How Long Are Cats Pregnant?

The answer to "How long are cats pregnant?" is two months. Catster says that's just an estimate. Depending on the source, the answer to this ranges from 58 to 72 days.

The real question is, 'does this seem like a long time to you?' Nine weeks seems better than nine months, right?

For example, how long is a dog pregnancy just for comparison? Research says for dogs it's 58 to 68 days. So both a dog and a cat's pregnancy timeline is similar.

Also, what can you expect? You may run into a pregnant cat at a shelter or clinic.

How long do cats stay pregnant?

The cat gestation period can vary from as short as 61 days to as long as 72 days according to cat experts at Purina.

"Your cat (queen) often won't show any physical symptoms of pregnancy until she is a few weeks into her term. If you think that your cat is pregnant, take her to the vets for confirmation."

Remember to get to the vet for an ultrasound.

How long are cats pregnant in weeks? 

You're looking at about nine weeks.

What are the five stages of cat pregnancy? 

There are five stages that should be on your radar! Catster outlined these for cat owners.

  1. Fertilization: Cats are sexually mature as early as 6 months. How many male cats has this cat been around?
  2. Early-stage: They may vomit just like humans. They also may eat less.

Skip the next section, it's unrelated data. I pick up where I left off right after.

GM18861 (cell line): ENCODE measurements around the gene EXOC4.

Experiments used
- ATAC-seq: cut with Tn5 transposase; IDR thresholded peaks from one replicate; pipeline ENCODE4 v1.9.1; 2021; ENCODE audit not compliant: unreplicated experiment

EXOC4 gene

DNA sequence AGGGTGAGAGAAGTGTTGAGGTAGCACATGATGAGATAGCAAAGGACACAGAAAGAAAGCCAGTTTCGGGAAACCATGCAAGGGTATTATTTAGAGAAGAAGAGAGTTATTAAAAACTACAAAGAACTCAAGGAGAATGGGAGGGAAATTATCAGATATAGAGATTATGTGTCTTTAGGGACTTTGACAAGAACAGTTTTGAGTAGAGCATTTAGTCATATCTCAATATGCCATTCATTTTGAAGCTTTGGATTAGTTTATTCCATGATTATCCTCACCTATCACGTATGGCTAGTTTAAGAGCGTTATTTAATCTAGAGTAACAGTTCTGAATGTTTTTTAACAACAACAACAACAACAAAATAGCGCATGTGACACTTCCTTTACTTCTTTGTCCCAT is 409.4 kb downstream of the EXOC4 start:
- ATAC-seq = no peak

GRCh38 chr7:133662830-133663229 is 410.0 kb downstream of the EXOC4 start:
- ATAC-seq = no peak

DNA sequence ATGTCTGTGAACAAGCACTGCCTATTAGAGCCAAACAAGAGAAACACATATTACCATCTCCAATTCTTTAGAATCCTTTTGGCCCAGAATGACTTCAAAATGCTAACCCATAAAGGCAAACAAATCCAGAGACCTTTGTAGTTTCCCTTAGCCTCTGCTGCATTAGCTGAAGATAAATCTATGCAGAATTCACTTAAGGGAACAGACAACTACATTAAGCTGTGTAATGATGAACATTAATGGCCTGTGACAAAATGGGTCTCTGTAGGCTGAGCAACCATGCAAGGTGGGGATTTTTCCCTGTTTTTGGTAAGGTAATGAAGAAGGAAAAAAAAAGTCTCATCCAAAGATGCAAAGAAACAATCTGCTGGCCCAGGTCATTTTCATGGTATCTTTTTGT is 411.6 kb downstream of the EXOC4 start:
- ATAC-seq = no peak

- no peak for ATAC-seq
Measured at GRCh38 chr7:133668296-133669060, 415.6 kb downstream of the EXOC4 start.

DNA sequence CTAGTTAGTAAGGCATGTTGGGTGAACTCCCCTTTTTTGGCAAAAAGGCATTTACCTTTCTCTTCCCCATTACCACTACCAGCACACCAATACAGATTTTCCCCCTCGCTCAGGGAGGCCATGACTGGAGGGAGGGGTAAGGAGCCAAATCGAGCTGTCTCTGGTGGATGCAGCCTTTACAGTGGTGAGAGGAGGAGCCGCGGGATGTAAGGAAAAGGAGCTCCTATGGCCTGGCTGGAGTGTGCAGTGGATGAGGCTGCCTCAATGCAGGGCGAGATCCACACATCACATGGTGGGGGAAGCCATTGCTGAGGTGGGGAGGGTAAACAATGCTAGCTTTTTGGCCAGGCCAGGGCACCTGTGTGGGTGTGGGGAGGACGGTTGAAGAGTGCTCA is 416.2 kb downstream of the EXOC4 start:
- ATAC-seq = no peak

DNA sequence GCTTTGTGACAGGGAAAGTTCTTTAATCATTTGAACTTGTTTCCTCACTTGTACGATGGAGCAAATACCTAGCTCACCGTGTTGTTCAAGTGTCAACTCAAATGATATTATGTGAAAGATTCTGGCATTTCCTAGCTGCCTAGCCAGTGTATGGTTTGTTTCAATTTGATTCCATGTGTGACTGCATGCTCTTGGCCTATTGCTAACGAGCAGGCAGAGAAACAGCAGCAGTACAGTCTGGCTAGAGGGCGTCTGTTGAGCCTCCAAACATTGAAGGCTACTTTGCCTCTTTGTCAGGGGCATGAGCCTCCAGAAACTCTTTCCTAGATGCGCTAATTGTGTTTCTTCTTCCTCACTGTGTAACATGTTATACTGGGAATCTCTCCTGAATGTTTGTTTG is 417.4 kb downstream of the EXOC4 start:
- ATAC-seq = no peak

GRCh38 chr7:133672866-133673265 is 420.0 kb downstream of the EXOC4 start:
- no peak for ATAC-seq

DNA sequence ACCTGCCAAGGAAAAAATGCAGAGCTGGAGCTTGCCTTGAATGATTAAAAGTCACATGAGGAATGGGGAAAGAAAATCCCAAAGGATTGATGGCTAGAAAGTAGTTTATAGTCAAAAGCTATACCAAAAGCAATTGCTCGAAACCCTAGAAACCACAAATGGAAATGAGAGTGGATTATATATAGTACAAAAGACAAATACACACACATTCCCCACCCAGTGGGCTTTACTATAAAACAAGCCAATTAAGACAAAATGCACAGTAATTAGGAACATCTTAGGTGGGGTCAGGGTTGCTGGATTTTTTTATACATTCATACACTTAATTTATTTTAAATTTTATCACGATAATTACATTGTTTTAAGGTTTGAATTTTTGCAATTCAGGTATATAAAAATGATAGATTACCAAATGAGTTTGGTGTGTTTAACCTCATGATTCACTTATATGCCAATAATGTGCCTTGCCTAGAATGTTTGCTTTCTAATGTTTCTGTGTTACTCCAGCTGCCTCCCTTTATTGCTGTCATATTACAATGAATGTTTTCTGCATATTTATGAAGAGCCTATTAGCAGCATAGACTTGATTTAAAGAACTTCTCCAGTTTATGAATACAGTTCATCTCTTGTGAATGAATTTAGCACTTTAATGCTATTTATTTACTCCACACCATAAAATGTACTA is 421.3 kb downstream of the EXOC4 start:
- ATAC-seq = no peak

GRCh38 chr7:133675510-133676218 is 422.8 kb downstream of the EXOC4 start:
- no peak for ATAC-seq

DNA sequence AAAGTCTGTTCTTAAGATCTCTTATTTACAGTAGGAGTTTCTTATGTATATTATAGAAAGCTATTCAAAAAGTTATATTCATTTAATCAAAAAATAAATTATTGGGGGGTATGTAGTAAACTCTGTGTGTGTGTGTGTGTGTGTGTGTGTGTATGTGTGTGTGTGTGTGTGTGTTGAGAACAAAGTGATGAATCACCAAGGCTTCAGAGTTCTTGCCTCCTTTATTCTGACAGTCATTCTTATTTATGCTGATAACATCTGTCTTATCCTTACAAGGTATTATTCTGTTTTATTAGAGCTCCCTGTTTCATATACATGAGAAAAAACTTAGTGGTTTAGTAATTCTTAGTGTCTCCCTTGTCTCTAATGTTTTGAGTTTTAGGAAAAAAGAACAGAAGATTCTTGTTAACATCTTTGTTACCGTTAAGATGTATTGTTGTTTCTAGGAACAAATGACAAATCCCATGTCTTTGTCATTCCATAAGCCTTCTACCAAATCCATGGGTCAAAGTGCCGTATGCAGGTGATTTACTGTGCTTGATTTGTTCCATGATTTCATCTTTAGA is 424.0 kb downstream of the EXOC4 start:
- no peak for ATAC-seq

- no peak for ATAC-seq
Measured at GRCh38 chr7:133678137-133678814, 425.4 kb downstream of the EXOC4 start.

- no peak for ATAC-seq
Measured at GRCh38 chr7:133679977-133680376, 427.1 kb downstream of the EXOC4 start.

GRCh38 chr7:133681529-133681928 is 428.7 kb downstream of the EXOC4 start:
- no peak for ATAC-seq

3. Middle-stage: Your cat is gaining weight and those kittens are getting bigger! Cute! The vet may do an X-ray.
  4. Pre-labor: Your cat is about a week away from delivering. Time for a nesting box!
  5. Labor and delivery:

"It will be pretty obvious when your cat goes into labor. She'll start licking her genitals and may even make noises of discomfort. If this is her first litter, she may pace and act anxious. She should give birth to her first kitten about an hour after labor starts. After that, the kittens should come every 15 to 20 minutes until the last one has been born."

Remember to spay and neuter!

I didn't know a cat could get morning sickness before they deliver their litter of kittens! Pet parents need to be aware of the feline pregnancy stages and what to expect. The loss of appetite is not necessarily a sign your cat is sick.

Spaying after they deliver is a good idea as well so talk to your vet if this is a first-time mother cat and what's best for your cat's health. A DVM will advise you also how to help your cat take care of the newborn kittens. Questions like when your cat should have an increased appetite after delivery and what type of kitten food you need are all really important. Also at what month of age are they ready to go to a new home?

Having a mama cat is so exciting! Good luck!

Have you ever adopted a kitten from a shelter? Let us know in the comments below!

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